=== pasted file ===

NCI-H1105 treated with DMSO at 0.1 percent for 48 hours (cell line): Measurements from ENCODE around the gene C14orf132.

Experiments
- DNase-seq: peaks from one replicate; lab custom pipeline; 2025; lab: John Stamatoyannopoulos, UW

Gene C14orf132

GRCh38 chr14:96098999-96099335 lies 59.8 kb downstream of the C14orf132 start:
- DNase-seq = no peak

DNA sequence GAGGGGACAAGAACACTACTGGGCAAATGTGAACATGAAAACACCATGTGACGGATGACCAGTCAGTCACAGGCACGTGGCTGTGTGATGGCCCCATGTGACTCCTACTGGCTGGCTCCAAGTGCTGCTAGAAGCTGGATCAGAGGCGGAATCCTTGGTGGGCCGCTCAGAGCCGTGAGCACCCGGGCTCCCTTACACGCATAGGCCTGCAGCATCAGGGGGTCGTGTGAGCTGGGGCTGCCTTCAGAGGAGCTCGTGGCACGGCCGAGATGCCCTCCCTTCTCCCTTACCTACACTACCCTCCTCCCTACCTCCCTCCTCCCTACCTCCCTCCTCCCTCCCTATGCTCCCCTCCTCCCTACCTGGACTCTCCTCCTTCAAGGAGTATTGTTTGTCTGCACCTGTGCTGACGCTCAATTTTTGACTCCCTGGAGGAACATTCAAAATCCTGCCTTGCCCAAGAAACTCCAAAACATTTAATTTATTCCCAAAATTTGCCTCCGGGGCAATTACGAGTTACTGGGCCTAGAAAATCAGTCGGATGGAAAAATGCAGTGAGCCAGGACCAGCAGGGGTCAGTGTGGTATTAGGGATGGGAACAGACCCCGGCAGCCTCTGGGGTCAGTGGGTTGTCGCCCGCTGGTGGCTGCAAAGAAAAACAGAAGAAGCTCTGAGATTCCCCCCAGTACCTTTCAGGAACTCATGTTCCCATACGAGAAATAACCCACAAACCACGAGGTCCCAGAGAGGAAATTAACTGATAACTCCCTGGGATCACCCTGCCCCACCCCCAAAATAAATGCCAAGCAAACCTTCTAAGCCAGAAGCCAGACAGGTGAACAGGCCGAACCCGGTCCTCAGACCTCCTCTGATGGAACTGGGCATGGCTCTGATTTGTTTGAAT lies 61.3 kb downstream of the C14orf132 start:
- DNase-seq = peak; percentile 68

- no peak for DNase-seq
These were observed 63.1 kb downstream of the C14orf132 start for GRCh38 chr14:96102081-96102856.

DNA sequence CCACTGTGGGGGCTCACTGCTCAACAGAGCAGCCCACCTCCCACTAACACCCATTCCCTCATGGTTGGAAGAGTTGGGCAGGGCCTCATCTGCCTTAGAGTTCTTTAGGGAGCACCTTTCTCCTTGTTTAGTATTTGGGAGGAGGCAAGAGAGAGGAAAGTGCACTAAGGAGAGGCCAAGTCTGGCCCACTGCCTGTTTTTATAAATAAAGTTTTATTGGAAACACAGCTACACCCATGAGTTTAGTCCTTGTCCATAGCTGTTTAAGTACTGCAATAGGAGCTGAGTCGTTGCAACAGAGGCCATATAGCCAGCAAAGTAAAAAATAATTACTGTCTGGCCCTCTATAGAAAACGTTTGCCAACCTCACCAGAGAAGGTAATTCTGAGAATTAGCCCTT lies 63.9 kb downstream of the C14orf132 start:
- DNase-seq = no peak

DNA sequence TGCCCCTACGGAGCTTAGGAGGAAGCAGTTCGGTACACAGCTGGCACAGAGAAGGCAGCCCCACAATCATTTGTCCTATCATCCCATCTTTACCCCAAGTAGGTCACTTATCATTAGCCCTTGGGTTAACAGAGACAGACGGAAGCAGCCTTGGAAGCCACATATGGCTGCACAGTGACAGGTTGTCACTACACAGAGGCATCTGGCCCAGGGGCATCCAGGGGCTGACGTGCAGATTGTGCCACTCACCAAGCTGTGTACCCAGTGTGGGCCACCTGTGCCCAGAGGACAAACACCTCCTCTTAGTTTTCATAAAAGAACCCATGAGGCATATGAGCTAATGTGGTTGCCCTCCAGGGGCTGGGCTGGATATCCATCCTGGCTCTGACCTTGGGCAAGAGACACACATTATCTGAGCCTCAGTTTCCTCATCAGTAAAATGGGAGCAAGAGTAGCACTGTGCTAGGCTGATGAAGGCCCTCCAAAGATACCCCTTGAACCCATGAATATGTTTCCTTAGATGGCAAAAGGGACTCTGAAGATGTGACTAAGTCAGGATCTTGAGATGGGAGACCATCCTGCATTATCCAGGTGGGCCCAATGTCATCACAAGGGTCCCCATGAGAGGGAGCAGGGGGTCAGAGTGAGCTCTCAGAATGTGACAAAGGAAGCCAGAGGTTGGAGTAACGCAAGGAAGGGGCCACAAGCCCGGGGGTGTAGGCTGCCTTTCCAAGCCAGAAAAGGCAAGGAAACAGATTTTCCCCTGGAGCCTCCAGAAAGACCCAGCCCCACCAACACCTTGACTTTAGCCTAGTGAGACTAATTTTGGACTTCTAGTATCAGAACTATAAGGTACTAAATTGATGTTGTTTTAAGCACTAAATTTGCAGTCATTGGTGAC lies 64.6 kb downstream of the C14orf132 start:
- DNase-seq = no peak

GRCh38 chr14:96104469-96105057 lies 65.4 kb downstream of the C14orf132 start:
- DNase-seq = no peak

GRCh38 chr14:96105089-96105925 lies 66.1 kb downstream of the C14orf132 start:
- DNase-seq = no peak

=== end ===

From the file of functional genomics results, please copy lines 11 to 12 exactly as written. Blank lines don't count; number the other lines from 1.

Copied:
DNA sequence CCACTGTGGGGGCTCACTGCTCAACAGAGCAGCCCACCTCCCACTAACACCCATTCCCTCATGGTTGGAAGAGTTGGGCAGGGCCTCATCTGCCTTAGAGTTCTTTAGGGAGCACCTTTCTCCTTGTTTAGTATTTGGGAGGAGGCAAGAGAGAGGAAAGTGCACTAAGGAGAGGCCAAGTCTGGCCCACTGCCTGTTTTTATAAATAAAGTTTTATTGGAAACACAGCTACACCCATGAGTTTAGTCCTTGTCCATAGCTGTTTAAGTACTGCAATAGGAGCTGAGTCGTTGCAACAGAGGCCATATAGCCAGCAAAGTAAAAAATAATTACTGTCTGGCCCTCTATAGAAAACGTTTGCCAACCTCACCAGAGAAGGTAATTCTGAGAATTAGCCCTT lies 63.9 kb downstream of the C14orf132 start:
- DNase-seq = no peak